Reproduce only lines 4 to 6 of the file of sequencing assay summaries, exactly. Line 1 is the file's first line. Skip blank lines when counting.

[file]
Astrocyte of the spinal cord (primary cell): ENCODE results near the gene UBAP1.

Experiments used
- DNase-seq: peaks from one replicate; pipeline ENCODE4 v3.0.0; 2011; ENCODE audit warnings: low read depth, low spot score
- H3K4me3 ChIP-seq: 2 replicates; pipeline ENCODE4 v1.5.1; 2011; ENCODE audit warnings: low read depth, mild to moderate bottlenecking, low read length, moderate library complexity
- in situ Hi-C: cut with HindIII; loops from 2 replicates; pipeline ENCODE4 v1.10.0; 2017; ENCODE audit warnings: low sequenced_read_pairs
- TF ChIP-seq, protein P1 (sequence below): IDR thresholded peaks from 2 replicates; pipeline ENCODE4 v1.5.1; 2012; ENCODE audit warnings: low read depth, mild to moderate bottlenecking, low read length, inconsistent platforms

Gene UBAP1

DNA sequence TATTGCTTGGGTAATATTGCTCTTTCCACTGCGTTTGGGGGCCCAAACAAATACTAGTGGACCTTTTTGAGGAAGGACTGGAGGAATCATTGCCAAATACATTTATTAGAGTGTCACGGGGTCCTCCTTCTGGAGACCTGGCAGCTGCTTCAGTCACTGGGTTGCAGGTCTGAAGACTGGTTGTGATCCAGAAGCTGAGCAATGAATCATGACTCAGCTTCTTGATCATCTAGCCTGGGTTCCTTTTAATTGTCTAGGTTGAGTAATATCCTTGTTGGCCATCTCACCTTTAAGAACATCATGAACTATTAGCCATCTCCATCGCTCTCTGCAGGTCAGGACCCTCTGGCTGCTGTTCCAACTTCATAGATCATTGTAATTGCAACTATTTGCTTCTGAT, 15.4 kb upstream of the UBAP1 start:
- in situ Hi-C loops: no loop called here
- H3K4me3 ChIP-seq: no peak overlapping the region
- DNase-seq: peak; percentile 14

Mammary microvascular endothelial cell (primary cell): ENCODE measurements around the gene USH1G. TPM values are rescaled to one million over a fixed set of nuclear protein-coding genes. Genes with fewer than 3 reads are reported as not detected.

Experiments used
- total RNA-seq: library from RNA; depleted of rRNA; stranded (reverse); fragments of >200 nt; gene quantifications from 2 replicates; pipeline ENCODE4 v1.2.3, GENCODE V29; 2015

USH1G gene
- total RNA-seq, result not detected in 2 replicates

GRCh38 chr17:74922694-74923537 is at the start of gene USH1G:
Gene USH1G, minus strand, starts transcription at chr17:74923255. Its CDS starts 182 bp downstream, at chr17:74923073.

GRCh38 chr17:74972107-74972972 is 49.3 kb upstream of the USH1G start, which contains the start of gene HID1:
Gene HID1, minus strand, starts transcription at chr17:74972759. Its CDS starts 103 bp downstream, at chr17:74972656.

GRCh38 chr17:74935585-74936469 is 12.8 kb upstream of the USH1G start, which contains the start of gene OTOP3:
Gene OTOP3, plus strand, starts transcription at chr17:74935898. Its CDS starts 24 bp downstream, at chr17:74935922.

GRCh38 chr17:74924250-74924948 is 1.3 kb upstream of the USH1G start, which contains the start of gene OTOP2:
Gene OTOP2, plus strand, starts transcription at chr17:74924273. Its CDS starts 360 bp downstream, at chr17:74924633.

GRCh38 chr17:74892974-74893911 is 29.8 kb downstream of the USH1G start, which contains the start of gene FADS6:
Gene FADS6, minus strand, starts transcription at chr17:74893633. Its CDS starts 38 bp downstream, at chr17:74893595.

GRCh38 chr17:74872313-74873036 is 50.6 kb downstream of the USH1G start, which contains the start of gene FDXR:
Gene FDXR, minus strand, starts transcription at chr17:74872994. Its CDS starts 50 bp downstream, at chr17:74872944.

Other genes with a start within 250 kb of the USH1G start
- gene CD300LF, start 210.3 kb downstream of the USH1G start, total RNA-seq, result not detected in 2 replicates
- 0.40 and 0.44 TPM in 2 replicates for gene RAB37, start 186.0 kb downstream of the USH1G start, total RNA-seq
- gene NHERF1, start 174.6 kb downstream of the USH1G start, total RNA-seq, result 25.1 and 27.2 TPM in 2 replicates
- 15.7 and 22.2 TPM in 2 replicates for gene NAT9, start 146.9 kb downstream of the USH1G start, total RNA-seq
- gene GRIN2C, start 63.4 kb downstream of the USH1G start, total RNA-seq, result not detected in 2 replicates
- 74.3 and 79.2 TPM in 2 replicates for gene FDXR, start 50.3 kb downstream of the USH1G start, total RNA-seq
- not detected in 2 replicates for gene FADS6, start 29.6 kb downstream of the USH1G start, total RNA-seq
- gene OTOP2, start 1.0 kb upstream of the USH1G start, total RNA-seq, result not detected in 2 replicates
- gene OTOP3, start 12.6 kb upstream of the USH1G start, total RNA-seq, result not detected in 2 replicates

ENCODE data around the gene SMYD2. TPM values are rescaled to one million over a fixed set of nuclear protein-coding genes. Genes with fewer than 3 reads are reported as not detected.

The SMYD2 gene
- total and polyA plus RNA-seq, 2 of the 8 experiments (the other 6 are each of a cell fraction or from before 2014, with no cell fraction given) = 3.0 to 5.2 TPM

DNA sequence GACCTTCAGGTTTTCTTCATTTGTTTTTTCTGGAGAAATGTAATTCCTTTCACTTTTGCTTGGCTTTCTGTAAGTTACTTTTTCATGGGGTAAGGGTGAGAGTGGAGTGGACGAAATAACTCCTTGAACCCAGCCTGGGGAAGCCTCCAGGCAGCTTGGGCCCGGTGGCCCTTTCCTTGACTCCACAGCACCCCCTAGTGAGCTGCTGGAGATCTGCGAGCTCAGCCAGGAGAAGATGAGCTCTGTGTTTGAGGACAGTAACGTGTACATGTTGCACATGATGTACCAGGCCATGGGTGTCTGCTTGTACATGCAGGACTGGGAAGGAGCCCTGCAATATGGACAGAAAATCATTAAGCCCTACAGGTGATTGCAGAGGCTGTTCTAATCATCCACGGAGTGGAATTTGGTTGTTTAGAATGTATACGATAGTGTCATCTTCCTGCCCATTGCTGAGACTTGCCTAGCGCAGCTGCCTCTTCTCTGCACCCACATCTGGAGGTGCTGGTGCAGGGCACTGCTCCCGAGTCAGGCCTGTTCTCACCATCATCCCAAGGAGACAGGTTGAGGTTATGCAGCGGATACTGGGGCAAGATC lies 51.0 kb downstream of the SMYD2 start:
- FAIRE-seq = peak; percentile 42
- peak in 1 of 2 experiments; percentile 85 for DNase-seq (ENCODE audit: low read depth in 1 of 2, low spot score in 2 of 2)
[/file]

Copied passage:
- H3K4me3 ChIP-seq: 2 replicates; pipeline ENCODE4 v1.5.1; 2011; ENCODE audit warnings: low read depth, mild to moderate bottlenecking, low read length, moderate library complexity
- in situ Hi-C: cut with HindIII; loops from 2 replicates; pipeline ENCODE4 v1.10.0; 2017; ENCODE audit warnings: low sequenced_read_pairs
- TF ChIP-seq, protein P1 (sequence below): IDR thresholded peaks from 2 replicates; pipeline ENCODE4 v1.5.1; 2012; ENCODE audit warnings: low read depth, mild to moderate bottlenecking, low read length, inconsistent platforms